In September of 1993, President Bill Clinton nominated West as Secretary of the Army. West’s extensive experience in military and legal affairs, as well as his steady, low-key personal style made him a non-controversial candidate for the position. At the time of West’s nomination, the acting Secretary of the Army, John Shannon, was on self-imposed administrative leave after being accused of shoplifting a skirt and blouse from the base store at Fort Myer, Virginia. West quickly won Senate approval and was sworn-in as 16th Secretary of the Army in November of 1993.
West wrote in the October 1996 issue of Army that “the primary mission of the Army remains what it has always been—to fight and win the nation’s wars. And, in the post-Cold War world, the Army has also performed a number of other missions—from enforcing peace and preventing conflict to providing humanitarian assistance.” To enable the Army to accomplish its increasingly complex duties, West has a three-pronged strategy: maintaining readiness, increasing modernization, and improving the quality of life for soldiers and their families.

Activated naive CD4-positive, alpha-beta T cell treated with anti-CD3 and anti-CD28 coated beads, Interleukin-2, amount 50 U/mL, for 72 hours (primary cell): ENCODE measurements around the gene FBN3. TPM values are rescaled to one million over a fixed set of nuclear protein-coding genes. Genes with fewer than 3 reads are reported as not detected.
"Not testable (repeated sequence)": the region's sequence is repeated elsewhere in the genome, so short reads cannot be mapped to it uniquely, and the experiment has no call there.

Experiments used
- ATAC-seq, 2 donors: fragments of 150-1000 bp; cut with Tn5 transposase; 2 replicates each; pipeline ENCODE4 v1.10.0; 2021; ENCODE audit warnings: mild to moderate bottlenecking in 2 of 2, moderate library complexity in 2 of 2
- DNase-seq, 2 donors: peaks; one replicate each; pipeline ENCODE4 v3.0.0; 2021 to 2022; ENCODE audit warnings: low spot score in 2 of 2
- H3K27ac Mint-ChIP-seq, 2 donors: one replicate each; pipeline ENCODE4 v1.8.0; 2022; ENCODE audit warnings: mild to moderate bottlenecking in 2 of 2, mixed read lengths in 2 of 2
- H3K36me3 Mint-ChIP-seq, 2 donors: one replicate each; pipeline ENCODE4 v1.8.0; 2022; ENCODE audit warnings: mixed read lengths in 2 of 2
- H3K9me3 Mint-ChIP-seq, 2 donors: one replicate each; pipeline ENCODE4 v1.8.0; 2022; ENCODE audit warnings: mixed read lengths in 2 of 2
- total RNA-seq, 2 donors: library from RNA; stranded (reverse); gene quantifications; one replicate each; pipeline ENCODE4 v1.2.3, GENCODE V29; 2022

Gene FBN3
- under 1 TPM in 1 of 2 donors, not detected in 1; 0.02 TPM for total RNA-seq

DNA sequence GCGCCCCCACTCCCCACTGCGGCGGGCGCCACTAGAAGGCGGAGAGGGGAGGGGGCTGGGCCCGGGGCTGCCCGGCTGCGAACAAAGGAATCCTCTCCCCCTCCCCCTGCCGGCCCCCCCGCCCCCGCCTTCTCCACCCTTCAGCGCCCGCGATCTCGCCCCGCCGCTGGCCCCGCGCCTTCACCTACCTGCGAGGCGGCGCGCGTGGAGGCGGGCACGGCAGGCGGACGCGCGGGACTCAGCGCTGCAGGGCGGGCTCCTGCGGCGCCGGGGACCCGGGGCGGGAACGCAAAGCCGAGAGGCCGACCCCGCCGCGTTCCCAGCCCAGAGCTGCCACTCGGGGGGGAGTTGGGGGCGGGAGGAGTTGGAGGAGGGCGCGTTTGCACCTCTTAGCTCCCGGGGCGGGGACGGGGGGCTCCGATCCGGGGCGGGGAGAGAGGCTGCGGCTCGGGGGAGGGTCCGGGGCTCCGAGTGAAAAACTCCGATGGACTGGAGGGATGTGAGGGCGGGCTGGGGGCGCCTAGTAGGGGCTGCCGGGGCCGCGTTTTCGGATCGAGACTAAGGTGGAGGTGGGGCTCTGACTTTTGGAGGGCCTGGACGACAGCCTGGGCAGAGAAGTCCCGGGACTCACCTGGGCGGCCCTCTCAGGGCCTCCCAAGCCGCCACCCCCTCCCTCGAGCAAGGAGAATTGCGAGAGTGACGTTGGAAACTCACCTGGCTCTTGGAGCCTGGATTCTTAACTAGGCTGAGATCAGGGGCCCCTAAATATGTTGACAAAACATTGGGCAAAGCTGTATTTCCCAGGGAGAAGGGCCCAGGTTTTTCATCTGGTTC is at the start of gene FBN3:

West sees the recruitment and training of high-quality personnel, especially in the non-commissioned officer ranks, as crucial to the maintenance of readiness. Under his leadership, the Army has added to its number of recruiting officers and boosted its annual budget for advertising. Recruitment is especially important as the downsizing of the U.S. military that has taken place since the end of the Cold War comes to an end and stabilization and replacement becomes the focus. In regard to training, the Army is making greater use of joint exercises with other branches of the military, creating more opportunities for formal educational instruction, including videotapes and distance learning, and is utilizing high technology simulators to realistically reproduce battlefield conditions.
Modernization has mostly to do with keeping equipment and weapons systems up-to-date. West must accomplish this task without the benefit of the generous budgetary allotments once enjoyed by military. According to Ethnic NewsWatch, the Army budget dropped from $90 billion in 1989 to $60 billion in 1994. The Army has invested in a limited number of new, “high-payoff” weapons, and is extending the lives and capabilities of many existing systems. West wrote in Army that the “some older, expensive-to-maintain systems that provide minimal return in combat capability are being retired. There measures will provide near-term modernization benefits. For the long term, the Army is programming the resources necessary to maintain decisive battlefield dominance.”